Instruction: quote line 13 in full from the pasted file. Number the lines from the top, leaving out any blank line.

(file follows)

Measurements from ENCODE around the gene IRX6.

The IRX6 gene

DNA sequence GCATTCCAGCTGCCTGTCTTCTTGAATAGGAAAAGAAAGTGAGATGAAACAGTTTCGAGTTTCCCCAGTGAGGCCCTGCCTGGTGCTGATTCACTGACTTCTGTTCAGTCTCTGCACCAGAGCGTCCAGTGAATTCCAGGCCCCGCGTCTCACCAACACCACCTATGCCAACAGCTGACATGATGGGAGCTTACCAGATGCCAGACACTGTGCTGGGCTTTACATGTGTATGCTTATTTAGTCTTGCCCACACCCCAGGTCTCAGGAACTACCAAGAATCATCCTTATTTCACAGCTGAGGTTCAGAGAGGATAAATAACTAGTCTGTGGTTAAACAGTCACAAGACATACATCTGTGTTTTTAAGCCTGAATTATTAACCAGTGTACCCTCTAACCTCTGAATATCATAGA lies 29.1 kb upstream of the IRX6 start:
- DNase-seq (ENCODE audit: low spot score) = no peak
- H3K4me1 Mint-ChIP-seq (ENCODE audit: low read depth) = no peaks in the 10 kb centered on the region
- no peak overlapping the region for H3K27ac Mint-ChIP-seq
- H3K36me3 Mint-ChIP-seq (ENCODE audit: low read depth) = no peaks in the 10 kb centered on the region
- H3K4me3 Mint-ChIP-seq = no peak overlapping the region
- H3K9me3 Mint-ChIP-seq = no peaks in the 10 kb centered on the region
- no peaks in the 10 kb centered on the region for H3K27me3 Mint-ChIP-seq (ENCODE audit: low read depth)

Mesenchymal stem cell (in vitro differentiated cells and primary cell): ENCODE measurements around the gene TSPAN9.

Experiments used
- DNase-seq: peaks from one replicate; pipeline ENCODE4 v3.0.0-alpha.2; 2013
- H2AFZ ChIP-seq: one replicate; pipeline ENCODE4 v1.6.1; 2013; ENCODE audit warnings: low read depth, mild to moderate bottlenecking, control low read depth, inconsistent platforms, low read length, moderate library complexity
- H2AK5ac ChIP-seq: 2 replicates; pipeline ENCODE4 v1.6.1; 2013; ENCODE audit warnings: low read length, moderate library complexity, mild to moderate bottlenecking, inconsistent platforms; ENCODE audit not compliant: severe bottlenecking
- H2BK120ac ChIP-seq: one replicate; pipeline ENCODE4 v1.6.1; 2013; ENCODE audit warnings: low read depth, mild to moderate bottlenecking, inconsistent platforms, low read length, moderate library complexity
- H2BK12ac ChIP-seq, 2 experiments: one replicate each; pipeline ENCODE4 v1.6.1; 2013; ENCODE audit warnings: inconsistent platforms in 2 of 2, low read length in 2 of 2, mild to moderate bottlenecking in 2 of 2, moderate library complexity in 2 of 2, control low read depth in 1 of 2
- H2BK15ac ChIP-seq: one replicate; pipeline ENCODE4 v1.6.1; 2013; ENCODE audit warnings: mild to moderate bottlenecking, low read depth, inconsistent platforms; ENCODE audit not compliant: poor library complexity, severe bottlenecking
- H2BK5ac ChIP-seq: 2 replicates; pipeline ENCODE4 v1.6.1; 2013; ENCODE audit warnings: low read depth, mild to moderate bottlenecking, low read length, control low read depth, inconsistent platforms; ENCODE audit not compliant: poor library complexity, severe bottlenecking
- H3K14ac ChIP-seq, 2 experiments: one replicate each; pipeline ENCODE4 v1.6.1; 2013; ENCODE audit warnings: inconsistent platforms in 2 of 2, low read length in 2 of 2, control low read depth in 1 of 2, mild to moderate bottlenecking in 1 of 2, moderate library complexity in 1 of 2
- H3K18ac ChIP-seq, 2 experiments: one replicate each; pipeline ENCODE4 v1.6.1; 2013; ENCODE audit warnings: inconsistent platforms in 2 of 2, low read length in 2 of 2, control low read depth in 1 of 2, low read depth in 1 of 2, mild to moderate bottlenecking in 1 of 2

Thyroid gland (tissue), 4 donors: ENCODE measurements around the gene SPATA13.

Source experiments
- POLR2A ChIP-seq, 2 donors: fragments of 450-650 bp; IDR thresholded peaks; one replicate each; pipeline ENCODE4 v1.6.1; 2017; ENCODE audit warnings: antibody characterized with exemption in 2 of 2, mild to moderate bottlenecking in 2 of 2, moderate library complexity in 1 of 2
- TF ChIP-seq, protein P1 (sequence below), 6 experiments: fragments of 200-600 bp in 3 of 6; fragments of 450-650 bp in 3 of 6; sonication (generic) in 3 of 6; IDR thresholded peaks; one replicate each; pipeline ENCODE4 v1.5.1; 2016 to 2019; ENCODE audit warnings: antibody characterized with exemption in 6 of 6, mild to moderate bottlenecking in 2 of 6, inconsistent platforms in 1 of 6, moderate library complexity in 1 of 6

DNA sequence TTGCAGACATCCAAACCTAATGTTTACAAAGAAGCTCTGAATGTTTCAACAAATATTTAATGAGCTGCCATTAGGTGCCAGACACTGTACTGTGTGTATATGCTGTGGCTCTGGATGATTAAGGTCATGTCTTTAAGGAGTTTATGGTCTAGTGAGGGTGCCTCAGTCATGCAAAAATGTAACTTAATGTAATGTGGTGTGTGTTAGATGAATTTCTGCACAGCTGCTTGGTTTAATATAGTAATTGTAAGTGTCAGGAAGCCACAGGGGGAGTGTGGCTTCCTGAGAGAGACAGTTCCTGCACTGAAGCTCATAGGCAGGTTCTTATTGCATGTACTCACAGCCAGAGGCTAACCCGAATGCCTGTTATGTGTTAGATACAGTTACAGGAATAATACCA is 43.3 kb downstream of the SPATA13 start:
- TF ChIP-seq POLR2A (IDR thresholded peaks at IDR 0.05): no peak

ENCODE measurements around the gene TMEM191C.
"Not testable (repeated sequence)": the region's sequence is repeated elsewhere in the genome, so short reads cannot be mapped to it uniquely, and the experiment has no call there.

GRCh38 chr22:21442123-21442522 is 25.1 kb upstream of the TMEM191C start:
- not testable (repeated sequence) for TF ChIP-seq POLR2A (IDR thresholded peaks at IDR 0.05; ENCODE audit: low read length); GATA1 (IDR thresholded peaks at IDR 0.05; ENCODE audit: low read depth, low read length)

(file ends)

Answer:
- DNase-seq: peaks from one replicate; pipeline ENCODE4 v3.0.0-alpha.2; 2013